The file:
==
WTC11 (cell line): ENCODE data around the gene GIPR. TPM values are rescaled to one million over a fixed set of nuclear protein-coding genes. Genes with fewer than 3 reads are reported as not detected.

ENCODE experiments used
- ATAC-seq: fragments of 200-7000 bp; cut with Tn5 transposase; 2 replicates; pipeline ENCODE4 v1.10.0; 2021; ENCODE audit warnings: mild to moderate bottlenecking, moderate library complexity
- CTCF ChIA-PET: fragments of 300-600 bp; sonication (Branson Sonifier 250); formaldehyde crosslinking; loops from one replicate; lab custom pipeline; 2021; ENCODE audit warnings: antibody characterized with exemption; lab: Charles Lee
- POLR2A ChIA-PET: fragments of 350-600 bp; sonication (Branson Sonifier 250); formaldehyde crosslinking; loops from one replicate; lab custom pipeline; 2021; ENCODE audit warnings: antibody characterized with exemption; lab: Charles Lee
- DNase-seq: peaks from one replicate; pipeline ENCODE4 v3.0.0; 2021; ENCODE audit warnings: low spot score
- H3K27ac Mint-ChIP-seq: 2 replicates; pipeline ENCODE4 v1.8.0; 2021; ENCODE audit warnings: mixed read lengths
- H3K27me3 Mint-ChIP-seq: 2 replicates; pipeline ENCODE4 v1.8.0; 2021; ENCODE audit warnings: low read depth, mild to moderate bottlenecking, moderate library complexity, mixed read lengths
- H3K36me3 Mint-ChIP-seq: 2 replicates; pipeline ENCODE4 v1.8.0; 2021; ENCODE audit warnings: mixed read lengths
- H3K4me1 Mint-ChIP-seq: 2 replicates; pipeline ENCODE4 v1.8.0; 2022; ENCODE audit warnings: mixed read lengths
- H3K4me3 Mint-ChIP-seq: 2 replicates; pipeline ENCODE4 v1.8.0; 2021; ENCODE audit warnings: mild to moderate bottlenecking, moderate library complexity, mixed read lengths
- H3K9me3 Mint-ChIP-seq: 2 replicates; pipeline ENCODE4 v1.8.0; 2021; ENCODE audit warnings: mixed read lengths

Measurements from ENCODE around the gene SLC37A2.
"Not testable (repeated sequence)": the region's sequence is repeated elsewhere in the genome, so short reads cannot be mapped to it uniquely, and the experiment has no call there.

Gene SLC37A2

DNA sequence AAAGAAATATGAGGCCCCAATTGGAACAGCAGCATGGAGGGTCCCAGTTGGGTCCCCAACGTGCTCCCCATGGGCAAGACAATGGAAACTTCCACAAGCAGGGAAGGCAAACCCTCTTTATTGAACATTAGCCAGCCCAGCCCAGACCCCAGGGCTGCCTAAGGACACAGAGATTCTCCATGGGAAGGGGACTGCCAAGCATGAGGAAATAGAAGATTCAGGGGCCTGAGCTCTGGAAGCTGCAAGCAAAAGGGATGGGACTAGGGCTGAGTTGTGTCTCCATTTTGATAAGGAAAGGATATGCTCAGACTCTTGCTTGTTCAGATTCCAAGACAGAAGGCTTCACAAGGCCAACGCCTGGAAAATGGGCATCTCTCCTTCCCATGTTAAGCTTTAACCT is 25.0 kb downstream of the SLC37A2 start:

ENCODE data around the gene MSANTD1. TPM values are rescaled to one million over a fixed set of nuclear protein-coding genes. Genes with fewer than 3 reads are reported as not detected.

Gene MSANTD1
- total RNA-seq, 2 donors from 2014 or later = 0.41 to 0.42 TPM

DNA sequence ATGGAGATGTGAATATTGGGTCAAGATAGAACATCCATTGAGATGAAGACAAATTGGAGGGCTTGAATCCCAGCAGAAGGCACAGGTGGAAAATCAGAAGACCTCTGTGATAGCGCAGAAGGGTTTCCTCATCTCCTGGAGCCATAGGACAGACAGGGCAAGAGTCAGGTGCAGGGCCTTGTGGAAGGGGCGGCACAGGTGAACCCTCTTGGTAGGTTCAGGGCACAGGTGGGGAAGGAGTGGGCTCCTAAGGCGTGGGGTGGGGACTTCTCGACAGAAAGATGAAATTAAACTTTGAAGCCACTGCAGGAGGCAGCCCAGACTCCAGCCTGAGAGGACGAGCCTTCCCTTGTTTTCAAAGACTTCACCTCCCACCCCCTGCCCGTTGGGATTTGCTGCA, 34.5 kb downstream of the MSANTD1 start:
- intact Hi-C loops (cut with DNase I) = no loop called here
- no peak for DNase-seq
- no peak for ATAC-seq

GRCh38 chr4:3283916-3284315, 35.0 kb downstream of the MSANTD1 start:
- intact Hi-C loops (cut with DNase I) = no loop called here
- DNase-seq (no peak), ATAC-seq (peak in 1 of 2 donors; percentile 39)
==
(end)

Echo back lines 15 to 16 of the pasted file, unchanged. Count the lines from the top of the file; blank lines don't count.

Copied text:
Gene SLC37A2

DNA sequence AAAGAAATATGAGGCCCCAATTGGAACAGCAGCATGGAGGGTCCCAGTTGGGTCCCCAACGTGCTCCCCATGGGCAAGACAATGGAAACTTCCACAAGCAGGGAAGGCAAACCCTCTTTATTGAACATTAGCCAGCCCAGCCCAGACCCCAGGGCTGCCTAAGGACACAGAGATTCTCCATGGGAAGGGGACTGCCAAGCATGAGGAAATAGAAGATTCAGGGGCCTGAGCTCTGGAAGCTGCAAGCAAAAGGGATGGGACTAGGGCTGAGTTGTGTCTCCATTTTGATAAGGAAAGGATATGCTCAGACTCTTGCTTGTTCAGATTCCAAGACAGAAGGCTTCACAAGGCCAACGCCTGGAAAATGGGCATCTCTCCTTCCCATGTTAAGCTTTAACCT is 25.0 kb downstream of the SLC37A2 start: